Lindsey German welcomes a new edition of a classic of Marxist Women’s Liberation theory, which opens up rich debates over the nature and origins of women’s oppression
Lise Vogel, Marxism and the Oppression of Women: Towards a Unitary Theory, with new introduction by Sue Ferguson and David McNally (Haymarket Books 2013), xl, 215pp.
The reissue of this book, first published in 1983, by a feminist with long involvement in the US civil rights and women’s movements, is the sign of renewed interest in ideas of socialism and feminism for a new generation. It is also a sign of the desire for an analysis of feminism which links women’s oppression to its material roots and tries to locate it in wider society. Vogel succeeds in giving us an over view of Marx’s theory in relation to women, and puts forward her analysis of where women’s oppression is located. She has become one of the leading advocates of what is termed ‘social reproduction theory’, which explains that oppression in women’s role in the reproduction of labour power.
The women’s movement came from the left. Its protagonists, like Vogel, were deeply committed to the civil rights, anti-war and student movements of the 1960s, founding the movement as a result of growing unease with the treatment of women in these political movements, an unease which exploded with rage in 1968 as women found their agenda for fighting oppression ignored, dismissed or ridiculed by many men in the movements.
One of the features of the early years of women’s liberation, especially in the US, was an outpouring of writing on the nature of oppression. Because many women came from left backgrounds, their analysis attempted to build on Marxist or socialist thinking to explain oppression, and to do so in relation to class. The book, as its subtitle suggests, is an attempt to find a ‘unitary theory’ of oppression, one which can integrate class and oppression theoretically, without resort to seeing them as two separate areas, and which will in the process allow a reworking of Marxism to take into account feminist theory. In doing so it analyses firstly ‘a decade of debate’ to give an overview of the sometimes fierce arguments on the question which erupted in the early women’s movement. It then turns to the writings of Marx and Engels on the question, and looks at some of the early socialist practice on organising women, before concluding with her own analysis of social reproduction theory.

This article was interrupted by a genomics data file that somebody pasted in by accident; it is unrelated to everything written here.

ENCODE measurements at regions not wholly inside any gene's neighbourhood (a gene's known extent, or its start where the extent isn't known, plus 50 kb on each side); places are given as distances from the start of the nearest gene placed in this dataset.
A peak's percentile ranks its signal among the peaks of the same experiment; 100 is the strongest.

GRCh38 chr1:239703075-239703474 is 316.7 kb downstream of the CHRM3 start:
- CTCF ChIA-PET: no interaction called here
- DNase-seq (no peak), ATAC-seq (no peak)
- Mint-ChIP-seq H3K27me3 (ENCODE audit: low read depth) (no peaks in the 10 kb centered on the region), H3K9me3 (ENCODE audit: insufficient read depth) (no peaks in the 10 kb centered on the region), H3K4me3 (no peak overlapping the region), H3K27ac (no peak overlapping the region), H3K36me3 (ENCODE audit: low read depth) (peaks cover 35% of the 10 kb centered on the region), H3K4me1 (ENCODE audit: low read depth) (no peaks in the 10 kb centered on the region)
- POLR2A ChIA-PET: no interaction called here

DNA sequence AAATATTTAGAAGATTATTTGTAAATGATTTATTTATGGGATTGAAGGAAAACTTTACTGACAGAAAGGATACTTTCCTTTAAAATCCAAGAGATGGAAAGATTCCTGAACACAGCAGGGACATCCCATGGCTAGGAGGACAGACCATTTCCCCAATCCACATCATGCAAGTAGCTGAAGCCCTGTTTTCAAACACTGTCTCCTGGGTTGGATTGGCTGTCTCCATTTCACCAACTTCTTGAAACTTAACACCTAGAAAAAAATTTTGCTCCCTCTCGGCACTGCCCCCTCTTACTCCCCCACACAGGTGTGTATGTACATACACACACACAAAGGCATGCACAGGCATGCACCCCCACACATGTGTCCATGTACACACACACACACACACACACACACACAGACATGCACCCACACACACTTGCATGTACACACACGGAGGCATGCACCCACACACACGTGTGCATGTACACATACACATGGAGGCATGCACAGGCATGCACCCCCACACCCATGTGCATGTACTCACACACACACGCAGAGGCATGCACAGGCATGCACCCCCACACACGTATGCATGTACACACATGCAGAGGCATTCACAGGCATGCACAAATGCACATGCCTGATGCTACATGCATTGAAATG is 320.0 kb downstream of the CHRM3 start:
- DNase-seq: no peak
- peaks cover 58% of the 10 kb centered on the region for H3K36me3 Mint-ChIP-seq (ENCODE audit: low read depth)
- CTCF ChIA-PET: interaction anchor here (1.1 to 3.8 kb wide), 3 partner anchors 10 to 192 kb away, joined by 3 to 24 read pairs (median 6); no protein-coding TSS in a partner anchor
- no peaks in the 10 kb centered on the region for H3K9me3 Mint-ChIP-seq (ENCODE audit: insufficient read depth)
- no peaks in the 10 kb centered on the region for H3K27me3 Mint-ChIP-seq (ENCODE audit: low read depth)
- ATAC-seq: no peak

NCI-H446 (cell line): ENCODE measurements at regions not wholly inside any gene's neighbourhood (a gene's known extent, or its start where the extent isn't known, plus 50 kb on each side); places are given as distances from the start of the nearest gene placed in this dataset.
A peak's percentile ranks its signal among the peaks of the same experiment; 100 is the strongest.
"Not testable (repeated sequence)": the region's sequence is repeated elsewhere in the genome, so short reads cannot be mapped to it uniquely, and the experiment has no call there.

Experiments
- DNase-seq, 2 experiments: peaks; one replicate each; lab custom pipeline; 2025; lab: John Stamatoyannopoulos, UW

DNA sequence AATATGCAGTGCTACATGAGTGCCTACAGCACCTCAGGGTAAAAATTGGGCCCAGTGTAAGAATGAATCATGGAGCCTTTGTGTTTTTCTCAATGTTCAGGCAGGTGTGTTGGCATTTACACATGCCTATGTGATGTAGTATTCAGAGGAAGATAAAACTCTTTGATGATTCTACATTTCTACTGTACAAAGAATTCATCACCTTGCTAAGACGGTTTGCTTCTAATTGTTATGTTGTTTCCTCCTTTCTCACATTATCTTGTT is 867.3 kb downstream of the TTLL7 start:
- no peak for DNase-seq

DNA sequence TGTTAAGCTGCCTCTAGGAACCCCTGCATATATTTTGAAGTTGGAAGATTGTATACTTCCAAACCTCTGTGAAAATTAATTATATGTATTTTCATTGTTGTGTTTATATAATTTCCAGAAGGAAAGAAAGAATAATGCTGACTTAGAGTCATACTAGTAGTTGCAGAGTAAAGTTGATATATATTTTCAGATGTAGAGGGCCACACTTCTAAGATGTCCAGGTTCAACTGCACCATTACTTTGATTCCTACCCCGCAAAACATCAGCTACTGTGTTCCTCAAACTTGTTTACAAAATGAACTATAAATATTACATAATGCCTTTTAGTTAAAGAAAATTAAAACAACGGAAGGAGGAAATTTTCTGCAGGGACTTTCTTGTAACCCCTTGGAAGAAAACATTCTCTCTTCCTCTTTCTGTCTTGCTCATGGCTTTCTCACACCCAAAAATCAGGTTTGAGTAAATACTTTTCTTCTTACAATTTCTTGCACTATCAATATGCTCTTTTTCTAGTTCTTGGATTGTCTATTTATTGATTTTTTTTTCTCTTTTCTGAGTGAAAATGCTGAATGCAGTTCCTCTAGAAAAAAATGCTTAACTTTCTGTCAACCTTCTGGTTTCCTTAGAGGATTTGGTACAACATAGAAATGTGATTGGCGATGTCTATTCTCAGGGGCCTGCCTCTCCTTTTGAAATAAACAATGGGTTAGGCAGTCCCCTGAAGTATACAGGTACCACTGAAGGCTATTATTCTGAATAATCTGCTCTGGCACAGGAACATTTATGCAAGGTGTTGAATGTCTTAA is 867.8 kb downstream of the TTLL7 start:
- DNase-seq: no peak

Vogel’s book is, in the first place, a comprehensive and informed account of Marx and Engels thinking on these questions. She looks at their various writings, including the very early work in which Marx and Engels tend to refer to the question of women and the family in relation to wider theoretical and political questions, for example in The Condition of the Working Class in England (1973), where Engels talks about the need for reserve armies of unemployed and about the dissolution of the working-class family, to The German Ideology (1965) where the two men develop their ideas on the family, talking about the abolition of the proletarian family under the impact of capitalist production and the need for those labour reserves which draw every member of the family who can do so into employment. She then goes on to consider Marx’s work in Capital (1976) and the Grundrisse (1973) on the reproduction of labour power and the creation of reserve armies of labour, and Engels’ writing on the family in his Origin of the Family, Private Property and the State (1978).
Vogel is critical of the formulation employed by Engels in his preface to theOrigin where he talks about production and reproduction: ‘According to the materialistic conception, the determining factor in history is, in the final instance, the production and reproduction of material life’, which she sees as taken up by modern feminists in order to justify a form of dualism in analysing oppression, so keeping separate the analysis of class and women’s oppression. She links this to earlier formulations in The German Ideology which refers ‘the production of life, both of one’s own in labour and of fresh life in procreation, now appears as a double relationship: on the one hand as a natural, on the other as a social relationship’. Her dismissal of this earlier work is problematic, since it could be used to help understand questions affecting oppression, especially the creation of consciousness, and the effect of the revolutionary process on ideas. It seems to me that Engels is using the term to describe the development of society in the most general terms, rather than seeing this statement as describing work and the family in any concrete situation. Vogel misses the fact that Engels refers to his view as being descriptive of early societies, and that such equilibrium between production and reproduction would alter the more that the productive forces grew.